Short Wins - The Bizarre Supervised Release Condition Edition

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There are some good wins in the federal circuits from last week, but I think that perhaps the most interesting is U.S. v. Malenya.

The case deals, primarily, with supervised release conditions. I've seen some odd supervised release conditions, but this one takes the cake:

You shall notify the U.S. Probation Office when you establish a significant romantic relationship, and shall then inform the other party of your prior criminal history concerning your sex offenses. You understand that you must notify the U.S. Probation Office of that significant other's address, age, and where the individual may be contacted.

Check out the full opinion to see how this, and other really broad conditions, are handled.

To the victories!

1155650_berlin_siegessule.jpg1. U.S. v. Taylor, Second Circuit: Taylor and his co-defendants were convicted of various charges related to a robbery of a pharmacy. Taylor fell asleep repeatedly during post-arrest questioning and was only intermittently alert. Finding that Taylor's post-arrest statements were not voluntary, and admission of those statements was harmful error, the Second Circuit vacated the convictions of all three men and remanded for a new trial.

Defense Attorneys: Kelley J. Sharkey, Jillian S. Harrington, and Colleen P. Cassidy

2. U.S. v. Robertson, Fourth Circuit: Appellant pled guilty to carrying a firearm as a convicted felon, a charge which arose after he was approached by police and allowed them to search him. Finding that Appellant never actually consented, but merely obeyed the police officer's orders, the Fourth Circuit found that the search was presumptively unreasonable in the absence of probable cause. The conviction was reversed.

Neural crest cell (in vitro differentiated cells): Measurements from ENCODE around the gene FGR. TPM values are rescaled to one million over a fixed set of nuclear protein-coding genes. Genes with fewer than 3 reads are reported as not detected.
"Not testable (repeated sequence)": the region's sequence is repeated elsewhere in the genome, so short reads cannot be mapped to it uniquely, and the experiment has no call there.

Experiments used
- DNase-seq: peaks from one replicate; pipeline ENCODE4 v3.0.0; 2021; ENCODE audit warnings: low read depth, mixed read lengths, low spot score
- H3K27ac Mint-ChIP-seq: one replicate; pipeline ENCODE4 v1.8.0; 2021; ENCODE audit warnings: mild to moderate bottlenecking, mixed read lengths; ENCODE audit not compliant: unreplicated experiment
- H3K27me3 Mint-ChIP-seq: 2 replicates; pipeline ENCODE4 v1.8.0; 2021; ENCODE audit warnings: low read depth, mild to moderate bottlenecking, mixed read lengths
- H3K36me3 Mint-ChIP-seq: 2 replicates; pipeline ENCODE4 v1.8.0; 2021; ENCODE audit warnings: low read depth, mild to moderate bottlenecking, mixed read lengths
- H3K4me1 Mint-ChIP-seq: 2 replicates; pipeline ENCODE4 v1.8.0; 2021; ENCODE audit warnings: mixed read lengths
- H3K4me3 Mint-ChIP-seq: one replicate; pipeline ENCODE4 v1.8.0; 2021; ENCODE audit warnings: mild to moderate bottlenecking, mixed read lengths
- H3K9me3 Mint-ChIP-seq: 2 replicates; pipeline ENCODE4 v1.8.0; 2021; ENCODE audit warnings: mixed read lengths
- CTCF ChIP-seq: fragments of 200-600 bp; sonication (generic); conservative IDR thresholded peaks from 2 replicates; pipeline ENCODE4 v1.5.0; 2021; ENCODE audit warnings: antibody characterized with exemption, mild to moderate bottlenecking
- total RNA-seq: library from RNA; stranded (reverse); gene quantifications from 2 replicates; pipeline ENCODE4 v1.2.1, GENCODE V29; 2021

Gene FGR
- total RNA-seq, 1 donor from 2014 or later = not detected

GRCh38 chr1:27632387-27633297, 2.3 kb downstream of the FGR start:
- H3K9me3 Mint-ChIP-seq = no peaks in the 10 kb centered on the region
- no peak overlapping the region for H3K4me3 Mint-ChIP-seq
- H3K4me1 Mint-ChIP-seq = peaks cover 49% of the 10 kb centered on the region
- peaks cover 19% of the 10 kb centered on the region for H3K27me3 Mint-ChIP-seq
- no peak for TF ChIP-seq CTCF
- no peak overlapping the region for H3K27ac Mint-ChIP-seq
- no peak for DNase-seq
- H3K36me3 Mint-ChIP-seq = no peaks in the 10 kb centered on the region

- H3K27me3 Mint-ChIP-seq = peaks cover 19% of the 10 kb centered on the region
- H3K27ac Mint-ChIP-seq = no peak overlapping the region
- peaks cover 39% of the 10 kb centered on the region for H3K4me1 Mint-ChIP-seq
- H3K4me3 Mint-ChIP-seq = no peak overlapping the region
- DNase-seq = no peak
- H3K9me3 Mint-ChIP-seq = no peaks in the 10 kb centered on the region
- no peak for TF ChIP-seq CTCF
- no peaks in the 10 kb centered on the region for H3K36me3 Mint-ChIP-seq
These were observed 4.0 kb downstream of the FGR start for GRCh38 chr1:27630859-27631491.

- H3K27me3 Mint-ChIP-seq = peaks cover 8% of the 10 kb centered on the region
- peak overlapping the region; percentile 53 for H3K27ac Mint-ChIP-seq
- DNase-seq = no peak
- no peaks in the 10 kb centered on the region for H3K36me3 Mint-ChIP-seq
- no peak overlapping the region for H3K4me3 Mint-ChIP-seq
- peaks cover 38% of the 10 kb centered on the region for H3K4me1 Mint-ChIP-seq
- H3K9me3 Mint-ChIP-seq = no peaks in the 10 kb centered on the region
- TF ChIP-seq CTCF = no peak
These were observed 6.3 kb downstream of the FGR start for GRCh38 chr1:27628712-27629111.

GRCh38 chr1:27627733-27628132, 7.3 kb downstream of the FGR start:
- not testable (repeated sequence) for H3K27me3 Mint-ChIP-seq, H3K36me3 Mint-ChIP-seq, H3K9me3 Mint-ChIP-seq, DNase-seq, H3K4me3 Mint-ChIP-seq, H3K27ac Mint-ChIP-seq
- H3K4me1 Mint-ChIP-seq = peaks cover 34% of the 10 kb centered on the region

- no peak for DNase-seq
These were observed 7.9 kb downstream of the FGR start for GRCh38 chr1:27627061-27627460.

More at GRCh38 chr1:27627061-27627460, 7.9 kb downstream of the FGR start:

Defense Attorney: Ronald Cohen

3. U.S. v. Malenya, D.C. Circuit: Appellant entered a plea agreement and received a 36-month term of incarceration, with all suspended but a year and a day. The court also imposed 36 months of supervised release subject to several specific conditions. Because the trial court did not weigh the burden of the supervision conditions with their likely effectiveness, there was an unconstitutional deprivation of liberty. The supervised release conditions are vacated and the case remanded to impose alternative conditions.

Defense Attorneys: Jonathan S. Jeffress, A.J. Kramer, Rosanna M. Taormina, and Tony Axam Jr.

4. U.S. v. Martinez-Cruz, D.C. Circuit: Appellant pled guilty to a single count of conspiracy to distribute methamphetamine. At the time he pled guilty, Appellant waived his right to counsel. Because Appellant provided proof that he was illiterate at the time he signed the plea agreement, the D.C. Circuit found that the burden should have shifted to the government to show, by a preponderance of the evidence, that the wavier was in fact valid. Since the trial court did not shift the burden, the judgment was vacated and the case remanded.

Defense Attorney: Richard K. Gilbert

 

Topics:  Robbery, Supervised Release

Published In: Constitutional Law Updates, Criminal Law Updates

DISCLAIMER: Because of the generality of this update, the information provided herein may not be applicable in all situations and should not be acted upon without specific legal advice based on particular situations.

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